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GUYS AND DOLLS Savoy Theatre, SW1

This is a revisit, to a partly recast Chichester show: and I must admit I had qualms about losing that generosity, that overflowing vigour you get with the classic musicals on the Festival Theatres’ great three-sided arena. Back in the retro, ornate proscenium world of the Savoy I feared it would be somehow constrained by the square magnificence. And, not least, whether the amazing 3D choreography by Andrew Wright and Carlos Acosta would feel cramped.
But the magic is still there: how could it not be, in Frank Loesser’s exuberant 1950 fairytale of gamblers, showgirls and tambourine-banging missionaries out to convert them. The book by Jo Swerling and Abe Burrows, drew on Damon Runyon’s world: a sunny, larky, airbrushed almost Wodehousian interpretation of New York lowlife. Even Big Jule (Nic Greenshields) is lovable in his gun-toting menace. And Peter McKintosh’s great illuminated arc of nostalgic advertising posters – pure Disney, in a good way – works remarkably well, especially in the clever use of deep darkness upstage, a chiaroscuro effect which makes the stage look bigger than it is. So Gordon Greenberg’s production sings and soars pretty well unfettered. And the choreography – especially the Cuba scene and the leapfrogging, hurtling, somersaulting gamblers in suits and ties – is positively Acostacrobatic, spectacular. “Siddown you’re rocking the boat” is a bit less overwhelming than at Chichester, but still one of the top sights of the London spring. Selina Hamilton is London’s Havana diva, and brawls a treat with the missionary – Siubhan Harrison magnificently taking over as Sgt Sarah with fearless drunken hurtling. And Sophie Thompson’s Miss Adelaide is back, as at Chichester : adorably crazy, whether amid her Hot Box hoofers in gingham corsetry or bewailing her reluctant fiancé. Irresistible is her high Bronx twang swoops gloriously down to a dismayed baritone, her stooping S-shaped anxiety the flip side of her bravura career.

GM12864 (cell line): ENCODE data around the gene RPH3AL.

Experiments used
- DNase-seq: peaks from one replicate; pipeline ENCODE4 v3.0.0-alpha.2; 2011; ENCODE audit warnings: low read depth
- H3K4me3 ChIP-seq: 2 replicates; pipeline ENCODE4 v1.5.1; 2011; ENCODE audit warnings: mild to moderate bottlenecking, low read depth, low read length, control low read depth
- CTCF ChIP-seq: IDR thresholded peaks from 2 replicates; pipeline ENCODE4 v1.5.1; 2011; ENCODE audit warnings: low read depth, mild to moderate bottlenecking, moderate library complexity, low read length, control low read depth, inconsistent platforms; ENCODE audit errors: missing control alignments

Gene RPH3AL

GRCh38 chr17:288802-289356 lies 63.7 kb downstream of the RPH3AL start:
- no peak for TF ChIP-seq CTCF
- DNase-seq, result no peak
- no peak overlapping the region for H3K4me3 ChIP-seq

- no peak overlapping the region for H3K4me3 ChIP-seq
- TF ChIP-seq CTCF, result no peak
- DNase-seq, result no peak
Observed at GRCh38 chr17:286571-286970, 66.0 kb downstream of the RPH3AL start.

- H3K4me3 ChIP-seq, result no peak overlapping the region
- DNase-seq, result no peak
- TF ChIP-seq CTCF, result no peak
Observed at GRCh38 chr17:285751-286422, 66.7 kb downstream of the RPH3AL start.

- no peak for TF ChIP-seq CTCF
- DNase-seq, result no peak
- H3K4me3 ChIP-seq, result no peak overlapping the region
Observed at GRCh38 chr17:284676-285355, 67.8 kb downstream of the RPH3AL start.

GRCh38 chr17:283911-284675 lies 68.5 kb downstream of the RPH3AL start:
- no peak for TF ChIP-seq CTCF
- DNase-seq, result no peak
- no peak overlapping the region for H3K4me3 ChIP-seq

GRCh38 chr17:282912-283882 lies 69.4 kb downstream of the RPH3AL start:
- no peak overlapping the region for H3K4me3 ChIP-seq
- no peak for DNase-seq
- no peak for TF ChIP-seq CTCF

In this London production her paramour is David Haig: back in his trademark moustache (we sort of missed it in his magnificent performance in the Madness of George III a couple of years back). He is a lovely Nathan Detroit: a middle-manager of the underworld, one minute assured in his crap-game management, the next cringing at Big Jule, but intensely likeable (and an unsuspectedly fine singer). And Jamie Parker reprises Sky Masterson – chiselled and cool, letting the the character breathe, hesitate, and genuinely change as he falls in love. the laughing cheer when he reappears with his Mission uniform had a real audience warmth to it. And Greenberg’s detailed, loving production keeps its fine passing jokes: my favourite being the moment when he makes momentarily solid the women’s dreams of a ruralized Nathan and domesticated Sky. It takes only seconds, that, but adds to the sum of happiness; so does the real steam from the New York pavement gratings and the momentary appearance (twice) of a wobbly nun on a bicycle with a collecting-bucket.
So yes, the Chichester magic is still there. It can keep its full tally of happy, hoofing, dancing mice. It’s romping on into March, and a fine night out.

box office cft.org.uk 01243 781312 to 12 March
Rating: five   5 Meece Rating


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